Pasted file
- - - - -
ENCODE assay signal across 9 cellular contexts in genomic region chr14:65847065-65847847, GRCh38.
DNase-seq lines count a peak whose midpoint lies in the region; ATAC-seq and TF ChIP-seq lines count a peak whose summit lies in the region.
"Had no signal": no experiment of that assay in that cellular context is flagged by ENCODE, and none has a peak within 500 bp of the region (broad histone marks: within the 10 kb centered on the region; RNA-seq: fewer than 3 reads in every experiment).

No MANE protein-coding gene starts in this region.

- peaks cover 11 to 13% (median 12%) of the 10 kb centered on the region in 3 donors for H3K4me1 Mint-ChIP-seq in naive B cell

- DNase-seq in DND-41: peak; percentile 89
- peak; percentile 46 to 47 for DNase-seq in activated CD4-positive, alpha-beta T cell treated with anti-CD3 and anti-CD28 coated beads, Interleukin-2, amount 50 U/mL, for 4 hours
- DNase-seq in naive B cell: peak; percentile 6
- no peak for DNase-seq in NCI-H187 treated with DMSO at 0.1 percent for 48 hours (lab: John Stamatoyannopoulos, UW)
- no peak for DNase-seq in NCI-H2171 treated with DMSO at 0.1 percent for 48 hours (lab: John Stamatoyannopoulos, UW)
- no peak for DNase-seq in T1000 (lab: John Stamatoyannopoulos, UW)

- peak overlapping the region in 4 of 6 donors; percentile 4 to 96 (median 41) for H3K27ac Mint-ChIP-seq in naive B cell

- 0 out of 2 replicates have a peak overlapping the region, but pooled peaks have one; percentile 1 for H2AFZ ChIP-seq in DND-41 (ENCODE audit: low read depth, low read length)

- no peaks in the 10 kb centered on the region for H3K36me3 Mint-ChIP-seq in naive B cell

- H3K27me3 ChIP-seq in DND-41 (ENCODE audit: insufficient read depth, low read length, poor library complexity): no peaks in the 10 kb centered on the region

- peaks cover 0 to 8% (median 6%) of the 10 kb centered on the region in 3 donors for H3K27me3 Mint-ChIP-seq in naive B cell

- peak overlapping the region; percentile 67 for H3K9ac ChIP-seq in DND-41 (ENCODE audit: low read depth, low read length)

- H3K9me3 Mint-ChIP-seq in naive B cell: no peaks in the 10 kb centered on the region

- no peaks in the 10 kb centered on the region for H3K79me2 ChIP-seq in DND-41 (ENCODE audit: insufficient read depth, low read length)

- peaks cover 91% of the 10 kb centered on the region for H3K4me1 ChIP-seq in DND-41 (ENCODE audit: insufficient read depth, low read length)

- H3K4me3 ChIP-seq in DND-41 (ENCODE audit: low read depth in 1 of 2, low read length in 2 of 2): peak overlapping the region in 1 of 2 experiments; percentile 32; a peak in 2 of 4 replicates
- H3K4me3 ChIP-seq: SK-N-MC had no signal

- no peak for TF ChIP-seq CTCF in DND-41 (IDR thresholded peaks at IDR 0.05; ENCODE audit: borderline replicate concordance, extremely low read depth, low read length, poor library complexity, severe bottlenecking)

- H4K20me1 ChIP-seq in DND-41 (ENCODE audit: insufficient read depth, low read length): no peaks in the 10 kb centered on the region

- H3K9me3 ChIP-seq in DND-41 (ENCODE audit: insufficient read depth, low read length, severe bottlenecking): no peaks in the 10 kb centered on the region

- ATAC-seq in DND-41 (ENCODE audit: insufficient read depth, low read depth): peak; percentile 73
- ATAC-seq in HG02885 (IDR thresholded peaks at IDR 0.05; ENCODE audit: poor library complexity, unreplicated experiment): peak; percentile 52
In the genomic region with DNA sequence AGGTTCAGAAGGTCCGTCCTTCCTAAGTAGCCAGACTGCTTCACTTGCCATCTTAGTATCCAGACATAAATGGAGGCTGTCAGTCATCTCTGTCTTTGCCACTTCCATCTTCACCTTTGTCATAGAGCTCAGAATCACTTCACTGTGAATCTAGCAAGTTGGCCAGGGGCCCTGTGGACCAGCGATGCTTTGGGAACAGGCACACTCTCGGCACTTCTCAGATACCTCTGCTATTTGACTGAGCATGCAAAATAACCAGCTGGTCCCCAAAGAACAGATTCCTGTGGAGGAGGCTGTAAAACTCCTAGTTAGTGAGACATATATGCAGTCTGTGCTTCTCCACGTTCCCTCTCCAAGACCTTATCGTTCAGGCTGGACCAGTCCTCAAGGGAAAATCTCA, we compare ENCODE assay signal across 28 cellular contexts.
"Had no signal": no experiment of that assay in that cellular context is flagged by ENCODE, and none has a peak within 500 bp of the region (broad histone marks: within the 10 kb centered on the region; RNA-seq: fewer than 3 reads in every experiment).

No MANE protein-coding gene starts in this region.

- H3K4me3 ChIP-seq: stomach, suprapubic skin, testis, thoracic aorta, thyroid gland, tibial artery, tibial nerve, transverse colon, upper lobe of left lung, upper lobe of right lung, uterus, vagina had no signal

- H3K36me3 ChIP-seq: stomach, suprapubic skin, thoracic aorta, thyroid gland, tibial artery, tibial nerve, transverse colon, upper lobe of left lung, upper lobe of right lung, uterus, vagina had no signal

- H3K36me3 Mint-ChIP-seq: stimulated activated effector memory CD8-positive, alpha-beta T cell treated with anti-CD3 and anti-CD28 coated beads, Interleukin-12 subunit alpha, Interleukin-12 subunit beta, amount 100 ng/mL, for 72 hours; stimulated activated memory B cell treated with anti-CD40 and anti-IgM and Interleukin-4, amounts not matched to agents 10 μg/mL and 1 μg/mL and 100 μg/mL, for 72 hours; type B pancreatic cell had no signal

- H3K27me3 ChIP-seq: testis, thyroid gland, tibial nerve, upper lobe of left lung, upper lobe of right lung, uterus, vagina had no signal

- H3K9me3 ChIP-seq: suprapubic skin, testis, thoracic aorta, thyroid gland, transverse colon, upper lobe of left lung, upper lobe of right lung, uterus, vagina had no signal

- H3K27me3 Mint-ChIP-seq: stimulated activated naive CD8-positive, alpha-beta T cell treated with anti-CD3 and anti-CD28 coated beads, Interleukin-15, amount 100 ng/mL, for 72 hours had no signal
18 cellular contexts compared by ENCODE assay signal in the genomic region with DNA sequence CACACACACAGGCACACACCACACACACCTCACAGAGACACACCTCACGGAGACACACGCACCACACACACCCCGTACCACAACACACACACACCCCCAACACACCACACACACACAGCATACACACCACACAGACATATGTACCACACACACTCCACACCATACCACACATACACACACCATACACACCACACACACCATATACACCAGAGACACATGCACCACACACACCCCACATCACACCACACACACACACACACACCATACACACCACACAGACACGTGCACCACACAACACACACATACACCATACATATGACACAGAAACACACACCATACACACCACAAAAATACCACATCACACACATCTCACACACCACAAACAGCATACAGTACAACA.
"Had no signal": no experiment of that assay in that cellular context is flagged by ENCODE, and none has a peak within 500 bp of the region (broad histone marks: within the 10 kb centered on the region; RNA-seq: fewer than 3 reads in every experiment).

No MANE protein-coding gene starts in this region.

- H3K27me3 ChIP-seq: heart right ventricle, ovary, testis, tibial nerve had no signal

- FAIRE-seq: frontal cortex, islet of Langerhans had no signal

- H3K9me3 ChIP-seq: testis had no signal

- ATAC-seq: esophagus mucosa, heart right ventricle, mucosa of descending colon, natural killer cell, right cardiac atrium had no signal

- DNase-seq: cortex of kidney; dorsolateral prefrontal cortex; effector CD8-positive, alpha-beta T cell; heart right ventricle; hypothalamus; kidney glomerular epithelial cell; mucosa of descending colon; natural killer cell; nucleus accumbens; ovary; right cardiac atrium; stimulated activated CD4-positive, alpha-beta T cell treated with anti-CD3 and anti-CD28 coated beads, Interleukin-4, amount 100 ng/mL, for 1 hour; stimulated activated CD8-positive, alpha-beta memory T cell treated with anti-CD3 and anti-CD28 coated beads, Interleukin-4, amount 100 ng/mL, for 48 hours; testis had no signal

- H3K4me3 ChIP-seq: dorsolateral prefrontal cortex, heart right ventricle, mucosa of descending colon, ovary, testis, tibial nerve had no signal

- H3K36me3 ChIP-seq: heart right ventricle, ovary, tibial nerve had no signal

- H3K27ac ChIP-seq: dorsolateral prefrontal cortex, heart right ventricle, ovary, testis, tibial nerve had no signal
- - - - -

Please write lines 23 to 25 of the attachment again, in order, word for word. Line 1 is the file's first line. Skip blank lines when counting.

- no peak for TF ChIP-seq CTCF in DND-41 (IDR thresholded peaks at IDR 0.05; ENCODE audit: borderline replicate concordance, extremely low read depth, low read length, poor library complexity, severe bottlenecking)

- H4K20me1 ChIP-seq in DND-41 (ENCODE audit: insufficient read depth, low read length): no peaks in the 10 kb centered on the region

- H3K9me3 ChIP-seq in DND-41 (ENCODE audit: insufficient read depth, low read length, severe bottlenecking): no peaks in the 10 kb centered on the region